I’m not sure where the turning point was, but at some point during my teens I started to feel bad about saying “I don’t know.”
It may have been a mix of being a leader among my peers and having a deep, inescapable hunger for knowledge. It may have been the fact that so much of my life was wrapped around learning and testing in school where your worth is directly tied to “knowing,” or it may have been some deep repressed trauma in another dimension… I’m not really sure.
What I do know is that along the way I discovered the difficult inner life of a person who always had an answer. I remember arguing with people about small things so that I could develop my bigger argument at the same time. I remember completely fabricating facts to support my ideas.
But there was something that really began to eat away at the part of me behind the “knowing” mask. In order to have a defendable belief about something, I would say I believed things that I knew I did not believe. In order to appear that I “knew” something, I would become an intellectual (and sometimes practicing) hypocrite.
Then I walked into a training seminar being led a man named Michael Yacconelli at a youth ministry conference. It was there that I came face to face with the mess I had made. Mike was the head of the biggest deal in youth ministry. He was a published author. He was a pastor. He was a smart, successful, and influential person.
You can imagine my surprise when he started talking about his major questions about Christianity. He talked about life-shaking doubt, not believing that his prayers had any effect, and how he struggled with feeling worthy. The whole time I couldn’t take my eyes off him because it was as if he had been living inside my head for the past ten years.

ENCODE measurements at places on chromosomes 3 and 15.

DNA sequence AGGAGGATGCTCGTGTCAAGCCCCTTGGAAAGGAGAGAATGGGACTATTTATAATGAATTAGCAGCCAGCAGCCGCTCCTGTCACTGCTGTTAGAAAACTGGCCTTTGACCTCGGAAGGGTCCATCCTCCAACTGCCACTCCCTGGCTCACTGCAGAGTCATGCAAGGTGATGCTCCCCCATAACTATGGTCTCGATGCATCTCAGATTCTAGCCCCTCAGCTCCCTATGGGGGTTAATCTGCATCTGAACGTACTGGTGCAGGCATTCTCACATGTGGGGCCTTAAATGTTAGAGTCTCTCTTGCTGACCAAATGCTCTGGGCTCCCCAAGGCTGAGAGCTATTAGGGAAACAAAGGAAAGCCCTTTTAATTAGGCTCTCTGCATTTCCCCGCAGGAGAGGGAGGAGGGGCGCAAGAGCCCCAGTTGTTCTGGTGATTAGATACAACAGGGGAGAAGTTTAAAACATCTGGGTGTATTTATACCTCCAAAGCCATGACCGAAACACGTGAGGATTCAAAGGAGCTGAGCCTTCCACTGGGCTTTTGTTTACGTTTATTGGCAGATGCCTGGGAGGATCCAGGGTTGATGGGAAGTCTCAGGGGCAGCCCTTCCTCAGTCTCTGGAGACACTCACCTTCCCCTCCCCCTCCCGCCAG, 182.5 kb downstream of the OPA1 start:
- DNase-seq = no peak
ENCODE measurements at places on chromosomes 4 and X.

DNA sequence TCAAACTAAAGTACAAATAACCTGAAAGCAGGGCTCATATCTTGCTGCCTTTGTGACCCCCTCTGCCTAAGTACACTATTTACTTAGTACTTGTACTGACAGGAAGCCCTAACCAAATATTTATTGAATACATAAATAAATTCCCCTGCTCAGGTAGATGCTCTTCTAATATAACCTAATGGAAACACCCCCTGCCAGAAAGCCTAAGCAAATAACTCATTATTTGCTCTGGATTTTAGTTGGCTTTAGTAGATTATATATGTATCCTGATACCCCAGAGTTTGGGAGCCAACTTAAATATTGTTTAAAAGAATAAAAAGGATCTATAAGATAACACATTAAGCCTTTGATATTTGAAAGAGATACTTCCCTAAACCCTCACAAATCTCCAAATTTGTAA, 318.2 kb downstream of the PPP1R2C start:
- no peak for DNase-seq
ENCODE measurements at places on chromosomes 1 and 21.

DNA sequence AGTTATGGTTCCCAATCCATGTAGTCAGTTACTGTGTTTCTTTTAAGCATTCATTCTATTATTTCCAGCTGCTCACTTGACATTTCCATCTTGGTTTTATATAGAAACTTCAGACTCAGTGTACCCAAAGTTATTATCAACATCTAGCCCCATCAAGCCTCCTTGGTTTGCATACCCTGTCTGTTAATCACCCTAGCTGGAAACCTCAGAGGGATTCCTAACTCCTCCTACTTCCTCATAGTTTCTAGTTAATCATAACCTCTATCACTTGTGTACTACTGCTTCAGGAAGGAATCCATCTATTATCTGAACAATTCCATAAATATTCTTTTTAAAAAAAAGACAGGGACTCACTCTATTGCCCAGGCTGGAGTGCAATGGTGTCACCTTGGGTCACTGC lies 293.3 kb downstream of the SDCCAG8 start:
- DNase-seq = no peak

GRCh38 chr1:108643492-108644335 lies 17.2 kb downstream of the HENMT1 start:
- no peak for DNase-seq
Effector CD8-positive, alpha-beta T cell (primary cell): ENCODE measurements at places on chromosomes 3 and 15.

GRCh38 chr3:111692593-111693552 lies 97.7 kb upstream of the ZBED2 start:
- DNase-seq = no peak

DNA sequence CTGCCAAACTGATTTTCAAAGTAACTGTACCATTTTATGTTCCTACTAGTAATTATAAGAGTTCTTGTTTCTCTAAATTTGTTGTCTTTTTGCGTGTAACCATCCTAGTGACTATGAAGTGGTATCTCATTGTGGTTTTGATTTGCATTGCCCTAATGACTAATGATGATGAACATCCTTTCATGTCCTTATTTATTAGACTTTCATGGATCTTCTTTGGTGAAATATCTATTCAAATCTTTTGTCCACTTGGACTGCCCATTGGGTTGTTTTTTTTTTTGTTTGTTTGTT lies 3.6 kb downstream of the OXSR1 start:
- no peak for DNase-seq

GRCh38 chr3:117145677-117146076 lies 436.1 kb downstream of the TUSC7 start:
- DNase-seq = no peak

Then, the bomb dropped. During the question and answer time, someone got up and asked him a question I remember thinking I already knew the answer to. After the questioner finished, Mike was silent. He just sat there for a bit… THINKING! I was just about ready to step up to the mic and answer it myself when he said a phrase that had been conspicuously absent from my vocabulary: I don’t know.
After he said that, he explained why he doubted all the popular stock answers (including mine) laying bare all their philosophical vulnerabilities. After he was done, he taught one of the most powerful lessons I have ever learned.
Mike said “And another thing, you youth leaders need to get way more comfortable with that phrase, ‘I don’t know’ because, let’s face it… most of the time, you don’t.” I didn’t. He was right. “When you don’t know something and act like you do, your kids learn that it’s not okay to say ‘I don’t know’ they learn one of the most tragic Christian values: to pretend you are someone you are not.”
I was undone. I was raw. Then, he landed hard. “When you say, ‘I don’t know’ you let them know that it is normal and ok to question. You let them know that it is ok to learn, and you let them know that the point of Christianity is not having all the right answers for the test.”
After that, I begin to work on letting go of my need to be the one with the perfect Theology. I let go of pretending and tried my best to let others see my faults so that the bubble of the perfect Christian life was burst and we could deal with our brokenness.
When I did I experienced the joy of freedom. The pressure for answers and perfection was gone and I could relish finding answers when I discovered another “I don’t know” area. I could share in the joy with the people to whom I could offer the answers I did have.
Somehow I thought all of the best answers were the ones that actually answered the questions, but I had discovered that life’s best answer is, “I Don’t Know.”